More than 2,000 people have fled their homes in the restive Indian state of Assam after separatist rebels killed dozens of villagers, some of them children, an official said Thursday.
The residents sought shelter in makeshift camps set up by the state government following a series of coordinated attacks by armed rebels Tuesday that left at least 69 people dead, 18 of them children.
Another three people were killed on Wednesday when police shot at villagers who went to a police station to demand justice over the attacks.
“More than 2,000 villagers have sought shelter in relief camps. People are of course scared and worried about violence flaring up again,” a state welfare official said on condition of anonymity.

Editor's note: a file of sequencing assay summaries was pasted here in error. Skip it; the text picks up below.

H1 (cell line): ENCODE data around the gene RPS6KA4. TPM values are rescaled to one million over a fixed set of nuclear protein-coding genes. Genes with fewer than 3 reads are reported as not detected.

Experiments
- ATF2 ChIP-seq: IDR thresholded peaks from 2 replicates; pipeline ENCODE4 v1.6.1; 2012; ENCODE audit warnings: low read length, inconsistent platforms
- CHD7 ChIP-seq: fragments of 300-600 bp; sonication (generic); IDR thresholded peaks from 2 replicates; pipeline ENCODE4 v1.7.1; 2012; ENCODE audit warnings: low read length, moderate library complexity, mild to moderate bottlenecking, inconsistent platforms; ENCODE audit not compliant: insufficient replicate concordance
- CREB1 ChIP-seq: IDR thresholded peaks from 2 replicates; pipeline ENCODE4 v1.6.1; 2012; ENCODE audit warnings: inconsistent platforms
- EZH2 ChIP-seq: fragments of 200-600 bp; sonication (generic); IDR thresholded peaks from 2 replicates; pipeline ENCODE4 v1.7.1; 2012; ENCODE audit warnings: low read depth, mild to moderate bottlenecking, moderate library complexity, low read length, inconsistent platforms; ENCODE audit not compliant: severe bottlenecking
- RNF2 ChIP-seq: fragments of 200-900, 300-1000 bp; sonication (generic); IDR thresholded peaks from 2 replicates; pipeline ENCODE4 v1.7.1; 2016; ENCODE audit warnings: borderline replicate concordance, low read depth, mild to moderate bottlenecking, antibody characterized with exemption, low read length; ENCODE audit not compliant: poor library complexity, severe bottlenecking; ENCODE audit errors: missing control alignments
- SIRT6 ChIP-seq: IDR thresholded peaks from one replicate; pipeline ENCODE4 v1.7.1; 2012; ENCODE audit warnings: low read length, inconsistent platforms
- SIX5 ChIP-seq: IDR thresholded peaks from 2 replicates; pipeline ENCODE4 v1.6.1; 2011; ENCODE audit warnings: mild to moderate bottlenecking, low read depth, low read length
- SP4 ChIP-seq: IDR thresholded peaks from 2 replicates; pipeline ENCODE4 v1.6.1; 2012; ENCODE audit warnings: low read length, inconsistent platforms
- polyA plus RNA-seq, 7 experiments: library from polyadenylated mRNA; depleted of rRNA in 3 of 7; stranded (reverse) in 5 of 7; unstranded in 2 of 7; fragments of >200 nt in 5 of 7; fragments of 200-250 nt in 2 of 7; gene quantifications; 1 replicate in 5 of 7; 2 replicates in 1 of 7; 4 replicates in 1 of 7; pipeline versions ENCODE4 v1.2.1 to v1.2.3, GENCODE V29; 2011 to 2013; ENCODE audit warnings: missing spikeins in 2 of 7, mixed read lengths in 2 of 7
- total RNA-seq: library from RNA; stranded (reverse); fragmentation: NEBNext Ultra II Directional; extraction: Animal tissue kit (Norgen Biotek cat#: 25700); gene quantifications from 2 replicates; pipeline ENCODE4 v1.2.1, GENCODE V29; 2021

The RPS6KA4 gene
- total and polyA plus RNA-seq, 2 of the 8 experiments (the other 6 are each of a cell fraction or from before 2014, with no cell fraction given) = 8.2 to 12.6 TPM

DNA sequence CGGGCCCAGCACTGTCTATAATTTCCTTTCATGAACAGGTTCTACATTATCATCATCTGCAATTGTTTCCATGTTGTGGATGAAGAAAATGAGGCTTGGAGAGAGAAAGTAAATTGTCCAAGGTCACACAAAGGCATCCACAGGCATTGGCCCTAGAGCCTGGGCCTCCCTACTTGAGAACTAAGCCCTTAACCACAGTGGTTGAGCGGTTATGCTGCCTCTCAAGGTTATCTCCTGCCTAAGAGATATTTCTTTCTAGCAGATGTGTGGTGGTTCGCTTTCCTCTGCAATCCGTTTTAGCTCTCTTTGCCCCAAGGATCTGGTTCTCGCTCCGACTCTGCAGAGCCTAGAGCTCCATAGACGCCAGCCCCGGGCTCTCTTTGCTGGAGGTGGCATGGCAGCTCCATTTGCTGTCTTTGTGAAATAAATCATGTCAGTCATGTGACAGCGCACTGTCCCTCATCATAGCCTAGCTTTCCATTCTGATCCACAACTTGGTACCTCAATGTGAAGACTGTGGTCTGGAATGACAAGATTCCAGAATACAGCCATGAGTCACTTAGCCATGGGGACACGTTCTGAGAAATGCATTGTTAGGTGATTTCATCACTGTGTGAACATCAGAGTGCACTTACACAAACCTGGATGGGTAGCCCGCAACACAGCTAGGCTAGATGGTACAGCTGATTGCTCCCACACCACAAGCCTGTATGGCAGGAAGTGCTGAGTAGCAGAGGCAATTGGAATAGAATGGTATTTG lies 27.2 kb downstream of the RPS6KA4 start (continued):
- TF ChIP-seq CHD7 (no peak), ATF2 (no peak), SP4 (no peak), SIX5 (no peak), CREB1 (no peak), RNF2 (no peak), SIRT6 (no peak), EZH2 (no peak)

The tea-growing state of Assam in northeast India has seen violent land disputes in the past between the indigenous Bodo people, Muslim settlers, and rival tribes in the area.
Police blamed Tuesday’s attacks on the outlawed National Democratic Front of Bodoland (NDFB), which has waged a violent decades-long campaign for an independent homeland for the Bodo.
Rights groups have in the past accused India’s government of not doing enough to tackle violence in the country’s remote northeast, which is home to many marginalised communities.
However, Home Minister Rajnath Singh said authorities would be “tough” on those behind the latest killings, which he called “an act of terror”.
“We have a zero tolerance policy against terrorism. And we have decided that those who carry out such massacres will face the same tough treatment that terrorists do,” he told reporters in Guwahati, the largest city in the state.